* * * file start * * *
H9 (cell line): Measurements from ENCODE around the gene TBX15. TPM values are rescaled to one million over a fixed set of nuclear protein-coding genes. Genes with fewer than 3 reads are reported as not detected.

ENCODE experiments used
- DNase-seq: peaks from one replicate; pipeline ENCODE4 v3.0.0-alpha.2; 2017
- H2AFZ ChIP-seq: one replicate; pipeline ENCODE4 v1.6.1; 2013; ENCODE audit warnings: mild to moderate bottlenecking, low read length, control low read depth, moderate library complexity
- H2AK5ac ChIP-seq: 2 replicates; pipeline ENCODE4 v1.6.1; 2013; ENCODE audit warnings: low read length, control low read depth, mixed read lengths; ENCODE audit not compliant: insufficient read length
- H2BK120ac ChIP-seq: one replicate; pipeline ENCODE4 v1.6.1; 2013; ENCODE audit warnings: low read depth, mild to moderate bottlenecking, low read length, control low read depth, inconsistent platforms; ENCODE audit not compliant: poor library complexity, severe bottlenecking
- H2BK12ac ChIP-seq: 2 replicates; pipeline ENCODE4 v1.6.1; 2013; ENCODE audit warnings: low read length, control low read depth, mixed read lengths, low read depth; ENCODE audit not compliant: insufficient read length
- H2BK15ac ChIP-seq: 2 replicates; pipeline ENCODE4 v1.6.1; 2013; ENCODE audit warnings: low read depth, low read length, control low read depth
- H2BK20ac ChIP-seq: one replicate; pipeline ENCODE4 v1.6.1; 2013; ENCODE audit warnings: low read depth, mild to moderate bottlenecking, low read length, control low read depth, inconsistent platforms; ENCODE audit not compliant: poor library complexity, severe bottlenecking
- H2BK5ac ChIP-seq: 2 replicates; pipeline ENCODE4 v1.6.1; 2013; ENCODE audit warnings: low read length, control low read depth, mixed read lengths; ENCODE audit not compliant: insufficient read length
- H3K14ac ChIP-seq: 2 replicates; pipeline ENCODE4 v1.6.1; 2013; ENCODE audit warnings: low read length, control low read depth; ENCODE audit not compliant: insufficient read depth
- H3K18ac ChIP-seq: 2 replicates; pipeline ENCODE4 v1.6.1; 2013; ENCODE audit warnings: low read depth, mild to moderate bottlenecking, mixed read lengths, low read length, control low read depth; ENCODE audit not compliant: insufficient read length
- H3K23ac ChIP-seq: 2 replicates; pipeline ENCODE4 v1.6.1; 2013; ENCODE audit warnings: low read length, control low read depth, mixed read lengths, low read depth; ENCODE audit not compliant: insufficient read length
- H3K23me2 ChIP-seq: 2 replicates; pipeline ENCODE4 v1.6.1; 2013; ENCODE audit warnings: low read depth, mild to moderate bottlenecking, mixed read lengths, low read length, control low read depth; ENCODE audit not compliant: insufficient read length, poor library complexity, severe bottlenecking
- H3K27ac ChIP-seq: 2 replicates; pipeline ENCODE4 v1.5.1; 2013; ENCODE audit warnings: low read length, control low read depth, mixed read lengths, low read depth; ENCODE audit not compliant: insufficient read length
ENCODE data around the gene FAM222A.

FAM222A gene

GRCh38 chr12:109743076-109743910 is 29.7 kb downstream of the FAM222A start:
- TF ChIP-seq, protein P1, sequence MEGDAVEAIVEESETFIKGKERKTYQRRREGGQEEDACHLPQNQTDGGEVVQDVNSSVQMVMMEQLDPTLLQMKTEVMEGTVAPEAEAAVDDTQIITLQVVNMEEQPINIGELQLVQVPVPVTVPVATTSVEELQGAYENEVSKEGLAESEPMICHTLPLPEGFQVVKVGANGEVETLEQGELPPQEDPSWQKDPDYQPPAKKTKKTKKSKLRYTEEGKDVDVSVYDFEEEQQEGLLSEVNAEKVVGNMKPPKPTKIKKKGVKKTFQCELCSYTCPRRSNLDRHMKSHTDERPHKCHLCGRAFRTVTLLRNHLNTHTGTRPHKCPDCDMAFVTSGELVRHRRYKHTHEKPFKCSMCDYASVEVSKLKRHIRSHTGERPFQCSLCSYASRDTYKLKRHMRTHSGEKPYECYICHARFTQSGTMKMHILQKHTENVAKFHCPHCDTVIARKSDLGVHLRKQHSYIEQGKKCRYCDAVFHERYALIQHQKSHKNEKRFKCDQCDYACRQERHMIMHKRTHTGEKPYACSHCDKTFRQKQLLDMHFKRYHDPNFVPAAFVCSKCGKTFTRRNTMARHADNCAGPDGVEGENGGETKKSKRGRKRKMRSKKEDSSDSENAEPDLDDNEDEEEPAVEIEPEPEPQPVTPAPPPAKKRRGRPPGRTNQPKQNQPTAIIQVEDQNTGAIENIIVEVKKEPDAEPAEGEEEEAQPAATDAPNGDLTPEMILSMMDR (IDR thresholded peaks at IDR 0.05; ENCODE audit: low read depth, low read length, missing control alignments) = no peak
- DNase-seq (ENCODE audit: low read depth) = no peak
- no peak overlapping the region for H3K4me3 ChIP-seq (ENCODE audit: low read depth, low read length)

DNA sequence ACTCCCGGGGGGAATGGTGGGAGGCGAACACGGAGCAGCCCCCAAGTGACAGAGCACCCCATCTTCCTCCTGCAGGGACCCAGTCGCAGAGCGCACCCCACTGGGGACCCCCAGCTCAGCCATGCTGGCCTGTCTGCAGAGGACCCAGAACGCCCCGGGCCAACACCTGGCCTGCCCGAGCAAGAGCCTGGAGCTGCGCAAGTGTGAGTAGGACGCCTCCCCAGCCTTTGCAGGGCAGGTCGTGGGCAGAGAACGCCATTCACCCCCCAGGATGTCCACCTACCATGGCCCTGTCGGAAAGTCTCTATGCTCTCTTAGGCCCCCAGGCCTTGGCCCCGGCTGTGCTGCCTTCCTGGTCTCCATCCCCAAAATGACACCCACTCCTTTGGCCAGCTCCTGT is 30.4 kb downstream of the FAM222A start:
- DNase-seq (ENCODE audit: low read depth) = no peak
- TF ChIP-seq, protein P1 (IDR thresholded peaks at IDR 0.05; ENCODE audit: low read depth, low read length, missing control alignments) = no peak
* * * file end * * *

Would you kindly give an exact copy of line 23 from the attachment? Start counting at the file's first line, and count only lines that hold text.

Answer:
- DNase-seq (ENCODE audit: low read depth) = no peak